When people hear the names Barack and Obama, what comes to mind?
Of course, for most:
It’s the President of the United States.
Barack is actually a really nice masculine name.
It sort of personifies strength or character.
I’d name my oldest son Barack if I knew he was going to have a long career in a position that required you to be assertive.
Especially if he was a businessman or a consultant that was constantly on the move.
Even a football player named Barack has a nice ring to it.
If he was a heavy weightlifter:
I’d name him Barack in a heartbeat.
It’s simply a really appropriate name for men that have to assert themselves physically or mentally frequently.
I know a lot of people that really love the name Barack.
Even if their son wasn’t going to turn out as the next CEO of a Fortune 500 company:
They’d still name their son Barack.
It’s just a really nice name.
Hands down one of the best for naming a baby boy.
Then there’s the name Obama.
The name Obama I’m not that crazy about now.
It’s a fine name:
But not one I’ve come across often.
If you have come across someone named Obama (other than the president, of course):
Please do share in the comments below (I’d love to hear about it).
Both the names of Barack and Obama are really good names to have.
There’s so much more behind the names then first comes to mind.
Let’s take a look at different meanings of the names Barack and Obama across multiple languages.
It sometimes surprises monolinguals that names can have multiple meanings when scanned through the many languages humans use.
There are even some play on words to the names Barack and Obama that might surprise you.
This list will help you to surprise even your friends with some interesting associations.
Here’s an amazing fact:
Barack is a name that is identical to the Hebrew word ברק (baraq) meaning lightning.
It’s a verb that means to cast forth (of lightening).
Looks like the flash has some competition now and it’s Barack!
Would you believe:
Barack is a masculine noun that could also be interpreted in Hebrew as “glittering of weapons.”
Well, I suppose when your weapons are glittering then that must be a very good sign that victory is at hand ha ha.
Barack is actually the name of the son of Abinoam who made war against Jabin in the bible.
It was a battle fought in the plain of Jezreel and the host of Jabrin was completely routed.
Don’t declare war against Barack!
Here’s why you want a name like Barack if you’re an actor or a star:
Two nouns ברקת (bareqet) and the similar ברקת (bareqat) both indicate a kind of gem, possibly a sparkling emerald.
Sparkling emerald star, baby!
The masculine plural noun ברקנים (baraqanim), implies briers.
For those who aren’t aware:
A brier is any of a number of prickly shrubs, especially the sweetbrier and other wild roses.
Hey, who said masculine names can’t be associated with sweetbrier and wild roses (lol)?
Barack is a name that means “blessed (one).”
That’s the kind of attribution you would want to give to your child.
Why would you not want to choose to anoint your child as the “blessed (one)?”
The name Mubarak also means “blessed” and relates to the Arabic barakah or “many happy blessings.”
You are now going to name your first born son Barack if you desire to have “many happy blessings.”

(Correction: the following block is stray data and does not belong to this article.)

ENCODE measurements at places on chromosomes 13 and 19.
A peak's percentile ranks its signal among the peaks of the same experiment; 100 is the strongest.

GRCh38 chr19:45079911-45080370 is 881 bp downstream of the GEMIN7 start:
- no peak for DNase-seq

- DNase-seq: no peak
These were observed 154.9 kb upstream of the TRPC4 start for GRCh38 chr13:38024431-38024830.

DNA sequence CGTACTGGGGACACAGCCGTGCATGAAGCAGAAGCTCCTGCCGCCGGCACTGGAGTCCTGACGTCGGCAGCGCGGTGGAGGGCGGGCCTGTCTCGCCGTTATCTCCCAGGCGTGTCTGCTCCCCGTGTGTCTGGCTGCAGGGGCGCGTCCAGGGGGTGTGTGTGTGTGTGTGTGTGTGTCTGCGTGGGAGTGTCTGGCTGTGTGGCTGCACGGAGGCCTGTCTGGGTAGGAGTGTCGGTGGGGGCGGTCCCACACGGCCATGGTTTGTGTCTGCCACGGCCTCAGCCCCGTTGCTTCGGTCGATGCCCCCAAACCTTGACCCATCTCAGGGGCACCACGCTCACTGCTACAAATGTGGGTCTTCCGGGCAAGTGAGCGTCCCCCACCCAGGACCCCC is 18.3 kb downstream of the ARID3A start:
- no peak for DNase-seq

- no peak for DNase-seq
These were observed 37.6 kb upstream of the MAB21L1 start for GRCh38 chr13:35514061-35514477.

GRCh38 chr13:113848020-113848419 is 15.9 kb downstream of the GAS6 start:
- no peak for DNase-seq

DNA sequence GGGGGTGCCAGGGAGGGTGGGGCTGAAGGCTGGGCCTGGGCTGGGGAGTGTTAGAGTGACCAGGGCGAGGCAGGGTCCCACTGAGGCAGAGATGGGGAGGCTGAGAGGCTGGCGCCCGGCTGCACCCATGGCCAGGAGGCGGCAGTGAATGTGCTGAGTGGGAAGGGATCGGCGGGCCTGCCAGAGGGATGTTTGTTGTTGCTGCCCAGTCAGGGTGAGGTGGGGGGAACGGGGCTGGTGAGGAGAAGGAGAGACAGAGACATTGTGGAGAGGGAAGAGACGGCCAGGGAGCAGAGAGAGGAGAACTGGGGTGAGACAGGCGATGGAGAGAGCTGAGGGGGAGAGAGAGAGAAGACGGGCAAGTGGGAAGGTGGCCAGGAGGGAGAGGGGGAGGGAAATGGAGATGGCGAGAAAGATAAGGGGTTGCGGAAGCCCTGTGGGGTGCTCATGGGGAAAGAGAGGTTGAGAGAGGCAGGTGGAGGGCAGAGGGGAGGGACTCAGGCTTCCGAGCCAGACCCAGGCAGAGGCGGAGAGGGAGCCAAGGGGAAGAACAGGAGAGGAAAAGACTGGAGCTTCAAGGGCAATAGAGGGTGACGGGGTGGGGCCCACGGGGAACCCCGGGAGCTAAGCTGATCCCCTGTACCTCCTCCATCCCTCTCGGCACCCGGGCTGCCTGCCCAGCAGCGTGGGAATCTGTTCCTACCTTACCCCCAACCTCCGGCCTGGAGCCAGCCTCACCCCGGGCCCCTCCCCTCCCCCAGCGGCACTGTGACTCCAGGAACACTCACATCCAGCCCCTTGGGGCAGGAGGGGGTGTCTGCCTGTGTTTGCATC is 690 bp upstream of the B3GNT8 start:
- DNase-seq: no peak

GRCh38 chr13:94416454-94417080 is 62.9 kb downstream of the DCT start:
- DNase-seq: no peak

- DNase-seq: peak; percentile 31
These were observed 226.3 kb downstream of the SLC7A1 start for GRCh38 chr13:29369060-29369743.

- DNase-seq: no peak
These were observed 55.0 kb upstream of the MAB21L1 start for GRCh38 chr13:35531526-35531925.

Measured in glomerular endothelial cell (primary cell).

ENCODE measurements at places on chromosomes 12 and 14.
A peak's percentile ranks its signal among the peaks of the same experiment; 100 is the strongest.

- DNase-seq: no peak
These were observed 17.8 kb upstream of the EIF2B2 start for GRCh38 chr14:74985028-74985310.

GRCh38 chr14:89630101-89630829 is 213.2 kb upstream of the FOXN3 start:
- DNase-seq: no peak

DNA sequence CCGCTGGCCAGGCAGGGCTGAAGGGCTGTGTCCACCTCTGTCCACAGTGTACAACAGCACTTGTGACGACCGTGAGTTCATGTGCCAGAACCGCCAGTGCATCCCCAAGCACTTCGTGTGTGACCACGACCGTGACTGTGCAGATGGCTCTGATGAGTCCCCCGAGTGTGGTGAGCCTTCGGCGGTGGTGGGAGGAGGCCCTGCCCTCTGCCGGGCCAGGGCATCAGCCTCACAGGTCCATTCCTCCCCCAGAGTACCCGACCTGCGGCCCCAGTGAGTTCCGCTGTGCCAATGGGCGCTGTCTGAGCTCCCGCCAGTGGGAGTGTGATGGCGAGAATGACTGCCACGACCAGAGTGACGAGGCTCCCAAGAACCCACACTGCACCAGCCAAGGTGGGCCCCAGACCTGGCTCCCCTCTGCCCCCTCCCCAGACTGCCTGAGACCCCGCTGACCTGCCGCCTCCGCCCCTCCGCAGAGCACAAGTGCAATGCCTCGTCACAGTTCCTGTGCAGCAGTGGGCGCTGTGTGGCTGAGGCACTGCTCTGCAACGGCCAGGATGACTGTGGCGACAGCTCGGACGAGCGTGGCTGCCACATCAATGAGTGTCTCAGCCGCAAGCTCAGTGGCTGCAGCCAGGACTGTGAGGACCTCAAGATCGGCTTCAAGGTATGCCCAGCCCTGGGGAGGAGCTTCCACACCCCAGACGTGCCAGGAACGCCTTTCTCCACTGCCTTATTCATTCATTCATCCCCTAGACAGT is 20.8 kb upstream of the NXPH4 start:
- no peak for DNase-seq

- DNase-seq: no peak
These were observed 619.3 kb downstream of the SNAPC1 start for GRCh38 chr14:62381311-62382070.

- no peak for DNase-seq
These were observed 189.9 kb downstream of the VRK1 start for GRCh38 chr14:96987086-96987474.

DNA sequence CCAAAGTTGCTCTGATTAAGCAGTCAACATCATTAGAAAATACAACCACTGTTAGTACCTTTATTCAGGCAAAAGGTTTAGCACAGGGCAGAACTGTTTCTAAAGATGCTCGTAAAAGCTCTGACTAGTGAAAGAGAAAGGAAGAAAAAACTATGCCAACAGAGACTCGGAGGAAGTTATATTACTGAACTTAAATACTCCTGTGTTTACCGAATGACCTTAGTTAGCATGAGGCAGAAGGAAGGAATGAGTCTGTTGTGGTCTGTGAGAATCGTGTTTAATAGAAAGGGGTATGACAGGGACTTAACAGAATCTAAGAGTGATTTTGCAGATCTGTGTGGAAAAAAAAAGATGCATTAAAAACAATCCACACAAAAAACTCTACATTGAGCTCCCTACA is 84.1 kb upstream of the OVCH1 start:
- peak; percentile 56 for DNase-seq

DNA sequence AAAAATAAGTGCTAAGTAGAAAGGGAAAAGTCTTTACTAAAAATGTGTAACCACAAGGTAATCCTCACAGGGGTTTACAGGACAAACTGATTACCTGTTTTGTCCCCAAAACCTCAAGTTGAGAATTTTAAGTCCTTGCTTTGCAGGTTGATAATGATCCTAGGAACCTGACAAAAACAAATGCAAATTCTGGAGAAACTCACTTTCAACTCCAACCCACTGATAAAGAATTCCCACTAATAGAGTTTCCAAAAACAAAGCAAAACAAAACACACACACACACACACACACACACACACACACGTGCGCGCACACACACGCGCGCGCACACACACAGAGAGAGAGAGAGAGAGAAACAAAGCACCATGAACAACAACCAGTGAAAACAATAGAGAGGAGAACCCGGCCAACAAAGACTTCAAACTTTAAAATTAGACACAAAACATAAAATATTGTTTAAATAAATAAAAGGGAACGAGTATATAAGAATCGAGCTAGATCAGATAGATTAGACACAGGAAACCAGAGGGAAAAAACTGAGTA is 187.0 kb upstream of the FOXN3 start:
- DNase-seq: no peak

Although there isn’t a clear connection between the two:
The name Barack actually has a strong similarity in sound to the English word “barrack.”
A barrack is a building in which soldiers and troops are accommodated.
If you dig deeper and look at the English word barrack:
You’ll find that it originated from the French “barraque” and the Spanish “barraca”, which means “cabin or hut.”
Iced lemonade anyone?
Shifting gears now:
We take a look at the origin of the name Obama.
It turns out that it is an ancient Kenyan surname.
That’s no surprise to anyone who considers Barack Obama’s ancient ancestry.
Obama is actually a name very common among the Luo.
The Luo are the third largest ethnic group in Kenya.
I wonder if sometimes the Luo people have to ask you:
“Which Obama are you referring to?” when asked “Where’s Obama?”
There is a belief that the name Obama is derived from the root word “Obam”, which means “to lean or bend.”
A word of caution:
Do not challenge anyone named Obama to a game of limbo!
You’ve been warned.
If this doesn’t surprise you, nothing will.
Obama is a word in Japanese meaning “little beach” or “little island.”
Okay, maybe it’s not a big beach or island:
But hey waterfront property is expensive no matter the size or location!
There actually existed a clan of samurais in feudal Japan that went by the name Obama.
Come to think of it:
I do remember reading the word Obama in Japanese literature next to a picture of a warrior.
Here’s a happy association:
Obama, Japan actually extended their support to President Obama during the campaign.
The President likewise extended his gratitude and pledged support for the city and nation as a whole.
In October 2008:
Seiji Fujiwara who led the “Obama for Obama” campaign in Japan, told the press:
“We are very proud to share the name of our own town with Obama.
We very much hope he wins.
We think he would make a very good president.”
Obama in Chinese is transliterated as 奥巴马 (ao ba ma).
奧 (ao) means abstruse, hard to understand.
巴 (ba) means to hope for anxiously, to expect, to cling to, or to stick to.
马 (ma) is a horse.
It’s also a Chinese surname and associated with success.
Obama (Obama-shi) is a city located in Fukui Prefecture, Japan.
Well now next time you go to visit Japan:
Don’t be confused when the locals tell you that Obama is right here in their country.
It’s always nice to familiarize your self with the local geography.
Which of the above name associations of Barack or Obama was your favorite?
Let us know in the comments below.